Design & Tools

Heights and Areas

The allowable height and area of a building is determined by construction type, the level of passive fire resistance provided to the structure and the intended occupancy. Table 503 of the 2012 International Building Code (IBC) describes the relationship between these factors and the allowable height and area of a structure. A building with ample fire access around the perimeter and equipped with a NFPA 13-compliant sprinkler system can expand on these allowances.

Types of Construction:

  • Types I and II construction require building elements constructed of non-combustible materials. However, wood is allowed per 2012 IBC 603.1. 
  • Type III construction requires exterior walls to be noncombustible material or fire retardant treated (FRT) wood having a minimum 2-hour fire-resistance rating; roof, floors and partition walls are allowed to be wood.
  • Type IV construction is a special type of construction, heavy timber, in which wall, roof and floor elements have prescriptive size requirements and there is a limitation for concealed spaces. The exterior walls can be either non-combustible material or FRT wood similar to Type III.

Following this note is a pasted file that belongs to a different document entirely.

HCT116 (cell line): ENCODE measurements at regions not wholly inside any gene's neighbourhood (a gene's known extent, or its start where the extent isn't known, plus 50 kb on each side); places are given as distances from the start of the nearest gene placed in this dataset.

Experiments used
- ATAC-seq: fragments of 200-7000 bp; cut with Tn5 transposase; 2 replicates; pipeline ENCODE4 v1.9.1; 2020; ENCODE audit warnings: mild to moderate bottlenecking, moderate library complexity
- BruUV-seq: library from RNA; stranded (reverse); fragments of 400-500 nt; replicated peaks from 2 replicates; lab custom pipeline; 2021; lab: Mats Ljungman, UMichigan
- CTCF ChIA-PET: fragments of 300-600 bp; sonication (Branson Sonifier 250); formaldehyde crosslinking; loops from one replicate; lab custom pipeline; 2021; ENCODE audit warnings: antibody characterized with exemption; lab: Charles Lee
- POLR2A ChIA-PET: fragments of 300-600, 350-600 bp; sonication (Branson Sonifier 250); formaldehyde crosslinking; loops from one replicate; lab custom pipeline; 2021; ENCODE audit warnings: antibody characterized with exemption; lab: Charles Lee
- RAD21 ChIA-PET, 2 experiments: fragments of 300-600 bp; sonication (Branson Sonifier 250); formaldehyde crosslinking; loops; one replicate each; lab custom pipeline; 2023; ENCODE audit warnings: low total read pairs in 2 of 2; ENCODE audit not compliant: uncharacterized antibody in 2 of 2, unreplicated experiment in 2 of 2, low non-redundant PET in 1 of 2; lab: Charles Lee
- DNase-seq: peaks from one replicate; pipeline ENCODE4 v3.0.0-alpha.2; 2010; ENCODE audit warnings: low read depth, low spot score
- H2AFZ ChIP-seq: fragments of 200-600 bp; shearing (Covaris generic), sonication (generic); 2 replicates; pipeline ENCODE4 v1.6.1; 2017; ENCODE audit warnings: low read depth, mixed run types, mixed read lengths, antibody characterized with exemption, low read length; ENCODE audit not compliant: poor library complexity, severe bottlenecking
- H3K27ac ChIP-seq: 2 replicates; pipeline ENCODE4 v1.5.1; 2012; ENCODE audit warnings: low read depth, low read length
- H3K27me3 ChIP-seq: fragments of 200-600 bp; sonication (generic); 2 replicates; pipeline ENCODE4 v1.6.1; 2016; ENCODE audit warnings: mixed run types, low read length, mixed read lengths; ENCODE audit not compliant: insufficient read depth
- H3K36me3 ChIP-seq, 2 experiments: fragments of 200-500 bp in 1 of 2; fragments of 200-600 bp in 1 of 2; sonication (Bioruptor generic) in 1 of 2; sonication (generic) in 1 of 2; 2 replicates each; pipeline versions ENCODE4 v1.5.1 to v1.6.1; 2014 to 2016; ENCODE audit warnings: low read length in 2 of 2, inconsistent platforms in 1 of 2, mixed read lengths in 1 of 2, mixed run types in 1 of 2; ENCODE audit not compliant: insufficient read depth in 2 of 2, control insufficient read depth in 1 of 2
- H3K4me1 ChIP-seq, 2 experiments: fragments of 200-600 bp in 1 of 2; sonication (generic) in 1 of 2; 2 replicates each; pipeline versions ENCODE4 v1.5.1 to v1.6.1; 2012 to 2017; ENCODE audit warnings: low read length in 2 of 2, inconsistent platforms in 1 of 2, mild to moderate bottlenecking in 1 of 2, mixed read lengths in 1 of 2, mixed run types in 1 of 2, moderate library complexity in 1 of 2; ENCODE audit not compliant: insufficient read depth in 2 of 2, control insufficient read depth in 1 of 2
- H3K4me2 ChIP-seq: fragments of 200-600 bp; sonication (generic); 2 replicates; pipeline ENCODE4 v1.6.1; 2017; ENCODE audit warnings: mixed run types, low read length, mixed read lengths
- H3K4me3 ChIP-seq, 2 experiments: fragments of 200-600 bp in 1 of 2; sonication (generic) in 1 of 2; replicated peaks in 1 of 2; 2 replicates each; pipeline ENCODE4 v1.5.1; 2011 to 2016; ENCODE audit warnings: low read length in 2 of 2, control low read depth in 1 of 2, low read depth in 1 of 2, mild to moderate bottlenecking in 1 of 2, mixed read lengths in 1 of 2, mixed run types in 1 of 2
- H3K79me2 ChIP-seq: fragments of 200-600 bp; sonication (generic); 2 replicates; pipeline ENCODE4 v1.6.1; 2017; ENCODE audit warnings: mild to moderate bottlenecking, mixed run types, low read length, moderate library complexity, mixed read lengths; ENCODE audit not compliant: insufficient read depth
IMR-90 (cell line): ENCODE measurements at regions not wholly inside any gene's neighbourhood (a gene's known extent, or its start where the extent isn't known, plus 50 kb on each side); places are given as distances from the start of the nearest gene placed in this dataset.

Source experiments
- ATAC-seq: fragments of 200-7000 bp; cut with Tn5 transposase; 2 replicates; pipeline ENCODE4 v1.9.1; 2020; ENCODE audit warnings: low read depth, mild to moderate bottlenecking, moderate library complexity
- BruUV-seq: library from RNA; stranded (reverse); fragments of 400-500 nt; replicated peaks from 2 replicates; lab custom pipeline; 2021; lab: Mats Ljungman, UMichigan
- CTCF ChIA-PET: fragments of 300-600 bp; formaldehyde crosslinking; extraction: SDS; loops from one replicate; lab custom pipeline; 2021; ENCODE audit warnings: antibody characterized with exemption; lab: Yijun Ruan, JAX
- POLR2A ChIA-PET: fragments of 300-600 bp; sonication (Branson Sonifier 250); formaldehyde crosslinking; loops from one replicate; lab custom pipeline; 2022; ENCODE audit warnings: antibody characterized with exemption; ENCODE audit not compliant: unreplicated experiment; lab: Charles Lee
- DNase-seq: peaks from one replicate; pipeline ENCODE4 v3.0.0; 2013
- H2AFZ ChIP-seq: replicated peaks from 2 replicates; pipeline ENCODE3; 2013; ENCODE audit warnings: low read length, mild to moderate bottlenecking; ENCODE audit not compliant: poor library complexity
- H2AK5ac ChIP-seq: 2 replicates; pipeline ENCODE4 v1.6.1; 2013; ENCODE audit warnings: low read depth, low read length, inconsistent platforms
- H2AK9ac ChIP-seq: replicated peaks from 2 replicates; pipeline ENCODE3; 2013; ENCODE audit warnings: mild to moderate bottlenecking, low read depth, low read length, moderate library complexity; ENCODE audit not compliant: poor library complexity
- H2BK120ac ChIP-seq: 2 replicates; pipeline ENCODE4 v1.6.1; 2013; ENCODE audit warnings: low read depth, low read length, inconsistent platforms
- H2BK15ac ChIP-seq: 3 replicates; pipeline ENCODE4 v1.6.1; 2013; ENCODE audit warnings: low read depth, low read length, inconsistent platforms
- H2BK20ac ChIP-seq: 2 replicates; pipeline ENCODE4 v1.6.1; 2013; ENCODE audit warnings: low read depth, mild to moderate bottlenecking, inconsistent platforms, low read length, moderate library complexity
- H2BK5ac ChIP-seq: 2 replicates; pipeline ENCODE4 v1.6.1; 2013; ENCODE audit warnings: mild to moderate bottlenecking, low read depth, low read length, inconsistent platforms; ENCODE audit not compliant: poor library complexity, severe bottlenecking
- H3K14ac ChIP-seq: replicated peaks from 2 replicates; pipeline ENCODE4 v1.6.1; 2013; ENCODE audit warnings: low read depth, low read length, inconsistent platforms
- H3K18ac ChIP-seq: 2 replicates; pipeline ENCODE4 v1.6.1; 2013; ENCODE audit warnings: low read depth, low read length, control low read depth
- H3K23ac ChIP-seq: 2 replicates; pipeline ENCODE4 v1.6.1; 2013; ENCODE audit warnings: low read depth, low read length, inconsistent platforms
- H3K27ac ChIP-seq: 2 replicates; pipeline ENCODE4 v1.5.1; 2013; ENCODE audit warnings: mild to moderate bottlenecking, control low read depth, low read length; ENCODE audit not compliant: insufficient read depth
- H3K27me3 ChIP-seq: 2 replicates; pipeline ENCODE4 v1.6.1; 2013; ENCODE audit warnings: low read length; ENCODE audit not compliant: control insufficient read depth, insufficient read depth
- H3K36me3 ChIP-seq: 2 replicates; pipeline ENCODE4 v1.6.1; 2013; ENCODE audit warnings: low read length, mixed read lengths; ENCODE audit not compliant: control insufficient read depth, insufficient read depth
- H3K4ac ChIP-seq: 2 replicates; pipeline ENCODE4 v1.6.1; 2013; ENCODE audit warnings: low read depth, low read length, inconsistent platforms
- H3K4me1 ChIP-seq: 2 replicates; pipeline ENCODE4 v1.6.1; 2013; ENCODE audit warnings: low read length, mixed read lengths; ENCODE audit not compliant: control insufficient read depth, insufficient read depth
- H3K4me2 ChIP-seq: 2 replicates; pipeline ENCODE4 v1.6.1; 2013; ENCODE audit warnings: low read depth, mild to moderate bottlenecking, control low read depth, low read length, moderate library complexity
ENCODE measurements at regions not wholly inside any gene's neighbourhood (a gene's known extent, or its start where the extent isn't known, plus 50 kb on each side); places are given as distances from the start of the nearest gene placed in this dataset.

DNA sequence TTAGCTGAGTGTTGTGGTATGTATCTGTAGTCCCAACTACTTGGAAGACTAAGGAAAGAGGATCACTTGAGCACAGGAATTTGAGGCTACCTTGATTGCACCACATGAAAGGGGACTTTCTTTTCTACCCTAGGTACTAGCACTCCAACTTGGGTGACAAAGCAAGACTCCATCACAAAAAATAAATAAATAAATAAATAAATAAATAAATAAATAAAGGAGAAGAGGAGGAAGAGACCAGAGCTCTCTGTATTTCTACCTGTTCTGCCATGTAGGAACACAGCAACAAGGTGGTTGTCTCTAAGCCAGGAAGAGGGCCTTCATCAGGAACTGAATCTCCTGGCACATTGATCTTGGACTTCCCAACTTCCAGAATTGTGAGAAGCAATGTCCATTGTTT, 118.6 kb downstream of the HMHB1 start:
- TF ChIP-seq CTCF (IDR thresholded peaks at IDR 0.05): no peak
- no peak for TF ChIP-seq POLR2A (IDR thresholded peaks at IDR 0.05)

• Type V construction allows the entire structure to be of wood.

Levels of fire resistance:

  • “A” indicates that the structure has minimum 1-hour fire-resistance rating requirements for structural elements. Because of these requirements, protected structures are permitted to have an increased number of stories, greater overall building height and larger building footprint.
  • “B” indicates that the structure requires little to no fire-resistance ratings for structural elements (e.g., none in Type V construction and only for exterior load-bearing walls in Type III). This type of construction can be an advantage because designers can often incorporate exposed light-framing members.